Adapted from a recent online discussion.
Dear Carolyn: My mom is a very independent and active 72. Nonetheless, she is 72, and I worry sometimes, since she’s on her own. When she’s home, she has people around that she sees regularly; however, she’s currently on an extended vacation in another state where she knows no one. She has a cellphone, but she keeps it turned off. And the phone where she’s staying doesn’t seem to be working.
I’m concerned about the state of this. If something were to happen to her, no one would potentially know for days. Is it unreasonable for me to insist that she keeps her cellphone on and fully charged on this trip so I can reach her at all times? Then, in the event I couldn’t reach her for some time, that would signal that I should call for help. At present, I just feel cut off, and I’m not comfortable with that.
If I were to fall down the stairs in the morning, I might not be found for six hours. I’m not 72, but that doesn’t mean I can’t be bested by fuzzy socks.
That bad things can happen at inopportune times is a fact of life. If I were your mom, I might indulge you if you asked, but since you’re now asking for permission to “insist,” then I’m thinking she has already refused your request.
The phone is nothing more than a placebo to make you feel better anyway. You can’t keep something bad from happening from out of state. You just can’t. If you’re talking about being there after something happens, then just ask her to carry emergency contact numbers. That’s smart for solo travelers whether they’re 72 or 27.
Otherwise, your best option is to deal with this strictly on your end, by learning to trust your ability to handle it, emotionally, if something goes awry.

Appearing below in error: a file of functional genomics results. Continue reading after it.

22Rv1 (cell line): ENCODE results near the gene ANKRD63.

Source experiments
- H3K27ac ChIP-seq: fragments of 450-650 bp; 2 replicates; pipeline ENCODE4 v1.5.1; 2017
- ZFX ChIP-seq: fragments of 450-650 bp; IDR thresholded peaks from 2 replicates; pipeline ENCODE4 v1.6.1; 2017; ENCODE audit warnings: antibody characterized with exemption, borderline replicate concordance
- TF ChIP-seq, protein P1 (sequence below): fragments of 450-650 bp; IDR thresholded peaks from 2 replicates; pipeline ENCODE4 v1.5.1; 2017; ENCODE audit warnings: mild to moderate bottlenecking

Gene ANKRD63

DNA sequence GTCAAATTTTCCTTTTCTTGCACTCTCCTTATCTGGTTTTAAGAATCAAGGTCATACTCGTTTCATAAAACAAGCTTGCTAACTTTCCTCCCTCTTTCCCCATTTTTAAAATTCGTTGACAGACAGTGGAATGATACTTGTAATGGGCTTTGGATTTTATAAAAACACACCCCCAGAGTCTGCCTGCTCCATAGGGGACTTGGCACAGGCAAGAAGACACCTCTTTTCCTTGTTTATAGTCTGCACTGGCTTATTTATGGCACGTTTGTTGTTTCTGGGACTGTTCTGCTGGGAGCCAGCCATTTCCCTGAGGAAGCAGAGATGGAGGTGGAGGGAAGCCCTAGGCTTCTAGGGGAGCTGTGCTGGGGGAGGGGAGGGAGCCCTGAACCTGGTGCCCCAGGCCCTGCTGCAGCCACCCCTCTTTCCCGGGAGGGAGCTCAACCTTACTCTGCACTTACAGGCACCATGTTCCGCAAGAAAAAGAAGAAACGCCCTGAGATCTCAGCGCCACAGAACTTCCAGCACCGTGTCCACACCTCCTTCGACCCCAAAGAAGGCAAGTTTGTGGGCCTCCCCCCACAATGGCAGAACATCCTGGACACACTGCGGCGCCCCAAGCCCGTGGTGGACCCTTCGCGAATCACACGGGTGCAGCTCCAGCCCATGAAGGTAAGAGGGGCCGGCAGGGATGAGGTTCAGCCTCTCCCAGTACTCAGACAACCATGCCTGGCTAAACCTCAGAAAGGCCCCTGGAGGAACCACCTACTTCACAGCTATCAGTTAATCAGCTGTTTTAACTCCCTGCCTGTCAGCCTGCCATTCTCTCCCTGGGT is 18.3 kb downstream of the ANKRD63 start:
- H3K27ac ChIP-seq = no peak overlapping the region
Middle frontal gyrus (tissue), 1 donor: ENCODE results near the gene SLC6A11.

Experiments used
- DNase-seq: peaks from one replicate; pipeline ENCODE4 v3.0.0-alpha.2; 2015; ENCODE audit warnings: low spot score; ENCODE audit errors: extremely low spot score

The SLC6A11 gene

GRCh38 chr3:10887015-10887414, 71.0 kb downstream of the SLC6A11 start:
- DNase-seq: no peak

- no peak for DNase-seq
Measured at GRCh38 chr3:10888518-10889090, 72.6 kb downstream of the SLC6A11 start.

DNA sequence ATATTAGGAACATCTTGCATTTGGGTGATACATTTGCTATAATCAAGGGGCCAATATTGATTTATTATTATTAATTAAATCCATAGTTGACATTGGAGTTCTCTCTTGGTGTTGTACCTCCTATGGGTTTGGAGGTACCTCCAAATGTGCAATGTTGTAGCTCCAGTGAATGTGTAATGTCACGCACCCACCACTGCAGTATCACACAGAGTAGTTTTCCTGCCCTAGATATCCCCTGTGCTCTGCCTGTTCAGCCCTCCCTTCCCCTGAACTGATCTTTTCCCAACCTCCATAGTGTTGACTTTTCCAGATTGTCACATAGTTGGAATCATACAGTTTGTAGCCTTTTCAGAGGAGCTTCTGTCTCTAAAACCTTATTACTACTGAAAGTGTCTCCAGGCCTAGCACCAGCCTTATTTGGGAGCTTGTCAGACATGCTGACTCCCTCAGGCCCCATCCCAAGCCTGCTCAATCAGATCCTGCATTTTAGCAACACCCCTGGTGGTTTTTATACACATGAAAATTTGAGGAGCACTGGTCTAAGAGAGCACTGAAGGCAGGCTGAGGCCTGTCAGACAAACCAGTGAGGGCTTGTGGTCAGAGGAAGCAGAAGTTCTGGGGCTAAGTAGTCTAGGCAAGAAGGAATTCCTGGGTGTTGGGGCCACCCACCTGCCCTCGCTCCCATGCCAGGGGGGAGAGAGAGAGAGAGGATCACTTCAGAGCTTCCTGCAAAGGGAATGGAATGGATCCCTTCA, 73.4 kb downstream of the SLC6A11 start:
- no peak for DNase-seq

Dear Carolyn: A few weeks ago I broke up with my boyfriend, who has been in recovery 10 years. Before that I was married to an active alcoholic. A friend of mine recently broke up with her boyfriend, an active addict.
Last night, we made a pact – to help each other not date addicts anymore. I am just wondering, do I really want to automatically dismiss ALL addicts as potential romantic partners? That seems unfair. And can either of us really be trusted to guide the other? Neither of our track records is great and, personally, I have no idea how I got in this pattern to begin with.
(1) “I have no idea how”: Therapy! Call it an eight-week workshop on Why I Date Addicts, with an option to re-enroll.
(2) “That seems unfair”: Bleep — fair. ALL active addicts are automatic no-thank-yous, as is hitting oneself with a brick. Recovering addicts are a different story — except for you and anyone else with a history of dating against your own best interests for reasons you do not yet understand. Seems fair to me, especially since your enabling is against an addict’s best interests, too.
And no, you can’t trust each other as guides – not because of your history, but because ultimately no outside monitor can accomplish what your own judgment can’t.
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